UN humanitarian coordinator for Central Africa, Fabrizio Hochschild, told reporters that decades of chronic poverty, compounded by a long line of conflicts, had created a "humanitarian emergency" in one of the world's poorest countries.
He and Central African Social Affairs Minister Virginie Baikoua were in Geneva Monday to appeal to donors to loosen their purse strings and provide $399 million (377 million euros) to help 1.6 million people across the country in 2017.
That amount comes on top of the $2.2 billion (2.0 billion euros) pledged by international donors earlier this month in Brussels towards the country's five-year national recovery and stabilisation plan.
"If we want peace to return, we really need stability," Baikoua told reporters, insisting that if you want stability, "you cannot forget the humanitarian aid element."
Hochschild said that nearly half of the country is facing food insecurity, while 40 percent of children under three are chronically malnourished, which can lead to stunting.
"This is a place where one in five children will not live to see their fifth birthday," he told reporters, calling for "sustained support" for the country.
"We also believe that it is a country that can be turned around and that has taken very important steps in that direction," he said, referring to the country's first democratically elected government, which came to power earlier this year.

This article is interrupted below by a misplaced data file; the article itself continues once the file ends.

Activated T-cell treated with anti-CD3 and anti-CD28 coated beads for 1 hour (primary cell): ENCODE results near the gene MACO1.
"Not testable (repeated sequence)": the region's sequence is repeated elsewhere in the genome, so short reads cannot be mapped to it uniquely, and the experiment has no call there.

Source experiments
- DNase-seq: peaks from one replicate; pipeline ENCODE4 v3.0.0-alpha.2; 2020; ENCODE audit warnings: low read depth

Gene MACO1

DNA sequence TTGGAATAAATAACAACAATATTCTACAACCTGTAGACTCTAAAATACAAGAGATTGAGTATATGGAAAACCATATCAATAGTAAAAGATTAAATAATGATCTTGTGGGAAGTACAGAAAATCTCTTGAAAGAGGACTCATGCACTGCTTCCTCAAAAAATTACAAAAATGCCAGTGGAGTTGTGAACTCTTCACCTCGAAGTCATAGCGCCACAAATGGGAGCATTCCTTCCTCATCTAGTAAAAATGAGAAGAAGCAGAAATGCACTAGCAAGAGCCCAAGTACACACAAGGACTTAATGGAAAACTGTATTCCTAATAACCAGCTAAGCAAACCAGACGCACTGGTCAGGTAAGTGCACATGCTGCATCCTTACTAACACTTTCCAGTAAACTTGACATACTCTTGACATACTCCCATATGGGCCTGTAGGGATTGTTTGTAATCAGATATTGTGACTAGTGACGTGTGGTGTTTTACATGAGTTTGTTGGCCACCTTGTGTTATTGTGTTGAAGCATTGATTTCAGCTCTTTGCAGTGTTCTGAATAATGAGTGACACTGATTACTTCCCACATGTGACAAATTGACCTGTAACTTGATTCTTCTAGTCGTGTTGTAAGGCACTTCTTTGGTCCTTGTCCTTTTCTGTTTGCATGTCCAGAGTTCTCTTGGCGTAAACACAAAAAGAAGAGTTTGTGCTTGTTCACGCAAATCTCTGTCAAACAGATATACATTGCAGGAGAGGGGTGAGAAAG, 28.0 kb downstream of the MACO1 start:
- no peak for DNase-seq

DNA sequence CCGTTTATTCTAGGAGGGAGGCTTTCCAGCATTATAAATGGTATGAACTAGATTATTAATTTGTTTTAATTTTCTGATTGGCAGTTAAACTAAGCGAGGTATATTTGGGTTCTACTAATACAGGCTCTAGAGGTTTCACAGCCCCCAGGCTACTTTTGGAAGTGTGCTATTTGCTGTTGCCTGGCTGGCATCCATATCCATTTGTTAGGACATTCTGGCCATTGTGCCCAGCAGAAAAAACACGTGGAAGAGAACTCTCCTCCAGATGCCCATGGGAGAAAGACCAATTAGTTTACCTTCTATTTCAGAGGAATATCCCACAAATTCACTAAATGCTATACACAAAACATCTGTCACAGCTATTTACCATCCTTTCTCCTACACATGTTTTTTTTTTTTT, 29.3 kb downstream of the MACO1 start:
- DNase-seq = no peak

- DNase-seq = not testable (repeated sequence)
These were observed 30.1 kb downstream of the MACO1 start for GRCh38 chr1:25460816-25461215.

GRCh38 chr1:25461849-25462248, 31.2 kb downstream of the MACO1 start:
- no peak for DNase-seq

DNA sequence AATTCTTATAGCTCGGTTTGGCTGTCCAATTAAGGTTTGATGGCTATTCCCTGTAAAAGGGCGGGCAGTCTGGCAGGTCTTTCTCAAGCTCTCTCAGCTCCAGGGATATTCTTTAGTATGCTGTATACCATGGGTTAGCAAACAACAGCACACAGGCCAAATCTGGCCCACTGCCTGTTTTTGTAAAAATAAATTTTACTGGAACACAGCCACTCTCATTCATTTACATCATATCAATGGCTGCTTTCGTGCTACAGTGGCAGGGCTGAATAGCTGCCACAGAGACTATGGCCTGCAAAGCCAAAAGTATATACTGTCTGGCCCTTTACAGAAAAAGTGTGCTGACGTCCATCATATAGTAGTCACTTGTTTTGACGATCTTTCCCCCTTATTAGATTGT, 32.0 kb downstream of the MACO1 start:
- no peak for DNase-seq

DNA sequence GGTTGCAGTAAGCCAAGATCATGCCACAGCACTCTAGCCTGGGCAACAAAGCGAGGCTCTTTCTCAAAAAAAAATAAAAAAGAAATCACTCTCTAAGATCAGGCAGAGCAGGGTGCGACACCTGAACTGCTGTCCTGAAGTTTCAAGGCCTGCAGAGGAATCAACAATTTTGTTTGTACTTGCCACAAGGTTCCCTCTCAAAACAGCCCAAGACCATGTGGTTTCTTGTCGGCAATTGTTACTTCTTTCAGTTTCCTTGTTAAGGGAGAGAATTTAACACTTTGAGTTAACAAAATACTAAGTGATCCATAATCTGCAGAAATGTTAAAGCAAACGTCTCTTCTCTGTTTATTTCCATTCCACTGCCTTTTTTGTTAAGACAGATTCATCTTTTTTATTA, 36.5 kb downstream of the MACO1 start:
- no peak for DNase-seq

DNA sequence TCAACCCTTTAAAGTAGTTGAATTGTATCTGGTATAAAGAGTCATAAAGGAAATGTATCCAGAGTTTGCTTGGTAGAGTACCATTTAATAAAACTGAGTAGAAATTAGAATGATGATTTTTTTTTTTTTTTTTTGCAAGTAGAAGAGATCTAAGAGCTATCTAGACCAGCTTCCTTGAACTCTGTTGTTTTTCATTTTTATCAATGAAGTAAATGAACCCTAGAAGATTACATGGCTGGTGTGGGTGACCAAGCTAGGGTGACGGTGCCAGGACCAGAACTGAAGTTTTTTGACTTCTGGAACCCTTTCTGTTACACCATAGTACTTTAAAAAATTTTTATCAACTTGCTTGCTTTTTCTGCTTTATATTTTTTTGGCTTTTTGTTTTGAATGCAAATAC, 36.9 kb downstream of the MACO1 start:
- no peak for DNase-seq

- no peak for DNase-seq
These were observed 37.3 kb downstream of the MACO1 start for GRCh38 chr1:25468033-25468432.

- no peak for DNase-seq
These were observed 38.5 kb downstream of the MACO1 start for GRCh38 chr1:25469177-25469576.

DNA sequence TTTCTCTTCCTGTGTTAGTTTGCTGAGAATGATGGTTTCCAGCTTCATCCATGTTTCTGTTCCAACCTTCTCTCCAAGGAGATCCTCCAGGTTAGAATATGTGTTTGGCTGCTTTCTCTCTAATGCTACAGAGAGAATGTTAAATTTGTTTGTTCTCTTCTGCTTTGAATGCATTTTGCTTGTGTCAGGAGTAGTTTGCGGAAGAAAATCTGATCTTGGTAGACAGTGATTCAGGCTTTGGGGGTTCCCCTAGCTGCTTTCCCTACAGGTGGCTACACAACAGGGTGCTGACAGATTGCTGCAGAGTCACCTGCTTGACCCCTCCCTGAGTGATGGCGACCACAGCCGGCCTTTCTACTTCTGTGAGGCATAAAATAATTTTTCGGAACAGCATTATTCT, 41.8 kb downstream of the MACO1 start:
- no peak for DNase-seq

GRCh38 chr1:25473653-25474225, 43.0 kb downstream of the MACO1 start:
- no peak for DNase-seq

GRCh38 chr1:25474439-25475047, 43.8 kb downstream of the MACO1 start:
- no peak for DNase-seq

The government is trying to bring together 14 armed groups under a disarmament deal to consolidate a fragile peace in the former French colony, where militias are flourishing in the power vacuum left by a weak state.
But Baikoua stressed that work to set up a special criminal court aimed at ending the widespread impunity was progressing and was expected to be completed by the first half of 2017.
The Central African Republic is struggling to emerge from a civil war which erupted in 2013 following the overthrow of former president Francois Bozize, a Christian, by Muslim rebels from the Seleka coalition.
The coup led to the formation of "anti-Balaka" vigilante units, drawn from the Christian majority, which began to target Muslims. Both sides committed widespread atrocities.
Militias are still flourishing given the weakness of the state and just last week clashes between rival armed groups left at least 16 people dead and displaced thousands of civilians.
Former colonial power France intervened in 2013 to stop violent Christian-Muslim clashes and formally ended its peacekeeping mission only last month, hailing it a success despite fresh outbreaks of violence.
That leaves mainly the UN's 12,500-strong MINUSCA peacekeeping mission to protect civilians from armed groups.